Saturday, October 15, 2022


The Modern Philosopher's Dilemma

There are, let us say, ten incompatible paths.  The choice of any one of them, as in quantum theory, forecloses all of the others.

A path implies a goal of course.  We choose our path based largely on how congenial we find its teleology to be, socially, culturally, ethically.  The path may be:

  • Hindu
  • Buddhist
  • Taoist
  • Mosaic
  • Mohammedan
  • Pantheist
  • Christian
  • Secular Humanist
  • Purely Materialistic
  • Indigenous in its Origin
The late "tears in the veil," studied carefully, imply that each of these teleologies is wrong because anthropomorphic.  

We insist that Renaissance paintings of God reigning over His heavens are purely "metaphorical."  We think that the Sumerians must have been idiots because they thought that the Sun God could get angry.  

But even the modern materialist takes as his or her model a view of the universe that puts us at the center, psychically if not geographically.  (The "fact" that a wave resolves to a particle only on human observation continues to upset the apple cart of materialism.  No one believes that the wave will resolve to a point if Alexa follows our command to look at it.)  The materialist takes comfort, as much as the Holy Roller on his deathbed, in the susceptibility of all things to our ultimate understanding.  Her Heavenly Reward will be an obituary in the New York Times that confirms to the world that she helped to illuminate our path -- the only true path -- towards a richer understanding of the heavens.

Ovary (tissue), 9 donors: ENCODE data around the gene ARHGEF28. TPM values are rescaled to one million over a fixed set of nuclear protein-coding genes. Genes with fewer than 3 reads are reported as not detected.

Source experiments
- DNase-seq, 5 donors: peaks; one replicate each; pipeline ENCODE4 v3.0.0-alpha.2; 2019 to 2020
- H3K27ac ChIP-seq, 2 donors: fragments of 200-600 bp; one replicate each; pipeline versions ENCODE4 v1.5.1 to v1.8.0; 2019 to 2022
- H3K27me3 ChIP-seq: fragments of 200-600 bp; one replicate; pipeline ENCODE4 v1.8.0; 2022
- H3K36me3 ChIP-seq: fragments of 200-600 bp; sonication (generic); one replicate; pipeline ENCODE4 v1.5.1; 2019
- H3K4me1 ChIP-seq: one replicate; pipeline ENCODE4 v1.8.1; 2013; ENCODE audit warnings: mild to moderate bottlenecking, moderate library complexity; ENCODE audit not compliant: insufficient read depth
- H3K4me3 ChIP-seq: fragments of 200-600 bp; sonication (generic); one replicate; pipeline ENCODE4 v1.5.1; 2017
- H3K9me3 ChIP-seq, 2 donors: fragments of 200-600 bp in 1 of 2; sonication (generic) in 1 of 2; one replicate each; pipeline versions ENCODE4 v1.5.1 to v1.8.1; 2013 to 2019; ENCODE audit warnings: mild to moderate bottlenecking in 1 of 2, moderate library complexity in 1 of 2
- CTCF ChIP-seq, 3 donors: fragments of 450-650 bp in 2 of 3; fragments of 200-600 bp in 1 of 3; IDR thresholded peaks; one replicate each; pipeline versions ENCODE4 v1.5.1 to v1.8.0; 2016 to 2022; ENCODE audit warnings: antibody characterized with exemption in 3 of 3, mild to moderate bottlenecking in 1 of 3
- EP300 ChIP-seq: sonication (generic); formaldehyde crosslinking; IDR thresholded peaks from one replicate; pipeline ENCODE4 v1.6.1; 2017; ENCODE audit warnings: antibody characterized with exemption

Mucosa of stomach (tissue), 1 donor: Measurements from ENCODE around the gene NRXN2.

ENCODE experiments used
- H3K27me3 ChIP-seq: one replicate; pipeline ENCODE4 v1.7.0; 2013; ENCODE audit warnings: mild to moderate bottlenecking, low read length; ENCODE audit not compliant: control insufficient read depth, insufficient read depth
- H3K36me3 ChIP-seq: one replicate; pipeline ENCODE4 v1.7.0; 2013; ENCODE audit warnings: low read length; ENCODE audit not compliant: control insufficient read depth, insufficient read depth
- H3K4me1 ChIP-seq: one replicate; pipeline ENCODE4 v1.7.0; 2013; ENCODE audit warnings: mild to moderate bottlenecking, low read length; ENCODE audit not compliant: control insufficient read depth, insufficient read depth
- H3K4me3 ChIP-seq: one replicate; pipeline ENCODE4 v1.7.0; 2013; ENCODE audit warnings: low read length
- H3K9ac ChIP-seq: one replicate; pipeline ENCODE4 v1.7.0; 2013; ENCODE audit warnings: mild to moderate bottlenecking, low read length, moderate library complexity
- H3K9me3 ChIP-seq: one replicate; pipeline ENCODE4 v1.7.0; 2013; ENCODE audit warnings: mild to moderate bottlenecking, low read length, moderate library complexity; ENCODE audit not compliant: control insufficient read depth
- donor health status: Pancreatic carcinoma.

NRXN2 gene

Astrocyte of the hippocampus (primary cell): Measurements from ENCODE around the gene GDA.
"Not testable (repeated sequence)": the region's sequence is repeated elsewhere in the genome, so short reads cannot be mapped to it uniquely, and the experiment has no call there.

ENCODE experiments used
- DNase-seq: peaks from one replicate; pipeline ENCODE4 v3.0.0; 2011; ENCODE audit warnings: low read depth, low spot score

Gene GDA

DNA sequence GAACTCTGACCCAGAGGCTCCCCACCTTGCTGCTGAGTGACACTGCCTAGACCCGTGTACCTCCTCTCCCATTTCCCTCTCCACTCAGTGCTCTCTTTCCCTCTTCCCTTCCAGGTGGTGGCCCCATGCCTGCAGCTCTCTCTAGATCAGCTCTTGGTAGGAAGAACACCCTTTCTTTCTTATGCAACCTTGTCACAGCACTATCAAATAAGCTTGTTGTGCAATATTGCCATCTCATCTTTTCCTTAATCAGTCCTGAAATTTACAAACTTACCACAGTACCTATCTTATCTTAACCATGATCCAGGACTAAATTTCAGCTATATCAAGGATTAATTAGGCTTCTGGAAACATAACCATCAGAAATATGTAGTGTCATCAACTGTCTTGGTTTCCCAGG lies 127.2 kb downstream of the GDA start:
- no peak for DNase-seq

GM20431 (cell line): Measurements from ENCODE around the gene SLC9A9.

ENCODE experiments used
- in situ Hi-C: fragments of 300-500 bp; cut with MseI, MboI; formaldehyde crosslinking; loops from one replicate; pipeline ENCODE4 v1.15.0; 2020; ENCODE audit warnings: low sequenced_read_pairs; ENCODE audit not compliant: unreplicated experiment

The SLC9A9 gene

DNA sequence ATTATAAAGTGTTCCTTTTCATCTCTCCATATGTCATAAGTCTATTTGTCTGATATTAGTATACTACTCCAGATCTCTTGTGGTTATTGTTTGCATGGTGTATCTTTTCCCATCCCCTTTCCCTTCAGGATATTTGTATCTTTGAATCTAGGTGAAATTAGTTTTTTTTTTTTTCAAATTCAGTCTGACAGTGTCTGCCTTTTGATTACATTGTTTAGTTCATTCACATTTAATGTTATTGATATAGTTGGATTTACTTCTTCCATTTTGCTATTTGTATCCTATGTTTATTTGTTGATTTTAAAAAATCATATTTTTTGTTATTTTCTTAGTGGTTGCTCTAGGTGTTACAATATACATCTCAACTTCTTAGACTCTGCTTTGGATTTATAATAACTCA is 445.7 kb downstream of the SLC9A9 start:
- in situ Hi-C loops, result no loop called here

But the tearing of the veil, in multiple places and with increasing urgency, rends all of this asunder.  For us to "figure things out" will be as impossible as for a dog to discover and embrace Jesus as his Savior.  And there is nothing in what we have learned so far that implies any particular benevolence towards us, that we are a Chosen People, that God sees us as his children.

This is a hard lesson at the tail end of life, when one wants to get one's house in order for Judgment Day, however it may be envisioned.  We might as well ask "What will be the fate of this particular well-intentioned bacterium on Judgment Day?"

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